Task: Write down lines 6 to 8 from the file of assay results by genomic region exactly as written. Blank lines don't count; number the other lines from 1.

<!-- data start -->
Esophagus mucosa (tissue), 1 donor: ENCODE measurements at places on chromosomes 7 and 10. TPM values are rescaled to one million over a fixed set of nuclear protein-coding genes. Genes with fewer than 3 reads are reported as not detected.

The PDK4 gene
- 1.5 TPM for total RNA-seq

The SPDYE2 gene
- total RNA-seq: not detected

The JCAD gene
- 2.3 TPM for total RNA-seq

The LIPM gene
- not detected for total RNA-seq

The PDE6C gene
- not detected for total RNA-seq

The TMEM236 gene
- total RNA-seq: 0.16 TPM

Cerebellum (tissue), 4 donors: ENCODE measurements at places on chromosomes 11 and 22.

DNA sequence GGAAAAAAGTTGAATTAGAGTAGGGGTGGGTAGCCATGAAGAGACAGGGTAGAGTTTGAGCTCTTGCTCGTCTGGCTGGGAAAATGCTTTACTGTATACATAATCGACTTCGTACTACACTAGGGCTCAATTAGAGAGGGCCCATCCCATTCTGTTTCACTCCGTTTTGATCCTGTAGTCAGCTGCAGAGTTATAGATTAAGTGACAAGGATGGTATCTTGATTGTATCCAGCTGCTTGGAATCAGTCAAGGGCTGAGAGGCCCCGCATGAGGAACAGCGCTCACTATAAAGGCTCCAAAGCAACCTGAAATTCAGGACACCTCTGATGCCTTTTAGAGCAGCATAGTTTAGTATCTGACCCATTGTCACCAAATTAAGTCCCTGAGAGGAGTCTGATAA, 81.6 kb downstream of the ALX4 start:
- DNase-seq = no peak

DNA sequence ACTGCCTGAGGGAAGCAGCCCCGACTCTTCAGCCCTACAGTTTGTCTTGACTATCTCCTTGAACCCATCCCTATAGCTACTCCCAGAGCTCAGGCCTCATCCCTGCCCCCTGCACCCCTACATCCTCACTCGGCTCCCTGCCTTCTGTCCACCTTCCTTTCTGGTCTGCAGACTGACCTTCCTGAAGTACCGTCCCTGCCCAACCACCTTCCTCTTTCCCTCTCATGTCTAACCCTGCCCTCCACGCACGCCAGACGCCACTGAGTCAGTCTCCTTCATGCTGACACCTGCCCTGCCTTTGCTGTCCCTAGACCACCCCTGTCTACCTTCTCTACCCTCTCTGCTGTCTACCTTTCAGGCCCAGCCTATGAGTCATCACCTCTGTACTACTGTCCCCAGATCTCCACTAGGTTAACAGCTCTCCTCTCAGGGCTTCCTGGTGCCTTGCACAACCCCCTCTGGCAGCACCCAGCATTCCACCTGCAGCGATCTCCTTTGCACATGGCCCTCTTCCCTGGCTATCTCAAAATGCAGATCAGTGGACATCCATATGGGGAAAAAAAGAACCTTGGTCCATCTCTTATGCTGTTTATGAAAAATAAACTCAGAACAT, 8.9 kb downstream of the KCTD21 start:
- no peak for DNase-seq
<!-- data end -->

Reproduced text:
The JCAD gene
- 2.3 TPM for total RNA-seq

The LIPM gene